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Using xml files with XNA

    Question

  • I'd like to try using a settings file for loading/saving settings in my next XNA game, but I have no idea how to use XML.  Looking at the xml file with SpaceWar, it doesn't look too difficult to learn (ie html easy), but I don't really know how to get started, and I've been unable to find tutorials on the 'net dealing with the issue of beginner xml w/ xna (likely because it's too obvious for most people to think of writing a tutorial for).  Anyway, questions:

    1.  The settings.xml file contains all the settings needed, but the settings.cs file already has these hardcoded.  Why does the .cs file need hardcoded settings if it's just planning to load the .xml file every time the game is starting up ?

    2.  This code:


            public void Save(string filename)
            {
                Stream stream = File.Create(filename);

                XmlSerializer serializer = new XmlSerializer(typeof(Settings));
                serializer.Serialize(stream, this);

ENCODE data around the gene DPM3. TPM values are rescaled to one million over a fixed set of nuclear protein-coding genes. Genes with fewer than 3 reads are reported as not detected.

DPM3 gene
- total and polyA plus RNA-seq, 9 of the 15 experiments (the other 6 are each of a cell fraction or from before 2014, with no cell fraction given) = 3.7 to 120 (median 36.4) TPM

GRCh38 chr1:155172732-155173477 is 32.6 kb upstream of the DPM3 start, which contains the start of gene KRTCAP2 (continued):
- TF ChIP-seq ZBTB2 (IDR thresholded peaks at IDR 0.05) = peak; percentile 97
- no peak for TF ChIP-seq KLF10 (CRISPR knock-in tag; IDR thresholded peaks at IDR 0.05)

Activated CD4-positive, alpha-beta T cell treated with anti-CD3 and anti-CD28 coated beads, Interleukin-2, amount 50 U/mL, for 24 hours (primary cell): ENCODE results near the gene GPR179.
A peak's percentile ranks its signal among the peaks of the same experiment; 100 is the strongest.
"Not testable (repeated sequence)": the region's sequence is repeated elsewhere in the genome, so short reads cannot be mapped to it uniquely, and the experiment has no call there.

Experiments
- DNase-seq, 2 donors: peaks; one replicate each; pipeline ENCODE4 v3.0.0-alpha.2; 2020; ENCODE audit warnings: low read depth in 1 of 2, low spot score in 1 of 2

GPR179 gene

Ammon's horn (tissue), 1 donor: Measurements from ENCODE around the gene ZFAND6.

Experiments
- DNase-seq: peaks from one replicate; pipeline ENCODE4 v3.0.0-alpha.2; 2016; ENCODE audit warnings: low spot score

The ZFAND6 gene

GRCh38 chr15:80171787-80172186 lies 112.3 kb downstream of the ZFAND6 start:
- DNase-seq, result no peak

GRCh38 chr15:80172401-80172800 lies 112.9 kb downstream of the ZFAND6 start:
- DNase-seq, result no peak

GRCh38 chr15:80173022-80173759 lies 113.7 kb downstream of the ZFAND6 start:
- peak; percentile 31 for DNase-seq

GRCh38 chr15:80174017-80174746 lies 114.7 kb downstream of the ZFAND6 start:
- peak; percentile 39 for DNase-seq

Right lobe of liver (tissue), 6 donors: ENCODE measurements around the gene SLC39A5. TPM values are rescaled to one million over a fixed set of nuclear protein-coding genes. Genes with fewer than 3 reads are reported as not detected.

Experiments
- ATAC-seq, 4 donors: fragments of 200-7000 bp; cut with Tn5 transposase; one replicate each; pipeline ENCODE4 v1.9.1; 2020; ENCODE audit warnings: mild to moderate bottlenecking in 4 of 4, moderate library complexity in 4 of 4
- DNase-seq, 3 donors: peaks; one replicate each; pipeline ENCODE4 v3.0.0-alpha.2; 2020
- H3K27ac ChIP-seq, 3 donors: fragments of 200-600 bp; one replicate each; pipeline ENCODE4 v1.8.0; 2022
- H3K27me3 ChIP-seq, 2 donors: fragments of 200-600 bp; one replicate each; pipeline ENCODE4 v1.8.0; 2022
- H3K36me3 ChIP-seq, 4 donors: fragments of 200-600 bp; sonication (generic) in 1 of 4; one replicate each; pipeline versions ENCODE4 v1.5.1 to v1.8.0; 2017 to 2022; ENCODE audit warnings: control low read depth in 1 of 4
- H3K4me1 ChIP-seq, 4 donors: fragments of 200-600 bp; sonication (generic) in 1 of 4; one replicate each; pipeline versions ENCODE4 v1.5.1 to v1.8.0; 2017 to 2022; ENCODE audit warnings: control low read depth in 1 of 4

stream.Close();
            }

            public static Settings Load(string filename)
            {
                Stream stream = File.OpenRead(filename);
                XmlSerializer serializer = new XmlSerializer(typeof(Settings));
                return (Settings)serializer.Deserialize(stream);
            }

    Is this all that's really needed as functions for loading/saving these settings from/to the xml file ?  If so, that's.....pretty simple. 

    3.  Is creating my own .xml file and using it with my program as simple as just typing in each <variable>variable_here</variable> into the .xml file, and the settings .cs file I load it into will automatically take that data and put it where it's supposed to go, assuming all the variables in the .cs file are set up to hold the .xml data properly ?


    Thanks so much. 
    Friday, March 02, 2007 3:37 AM

Answers

  •  MoP73 wrote:
    I'd like to try using a settings file for loading/saving settings in my next XNA game, but I have no idea how to use XML.  Looking at the xml file with SpaceWar, it doesn't look too difficult to learn (ie html easy),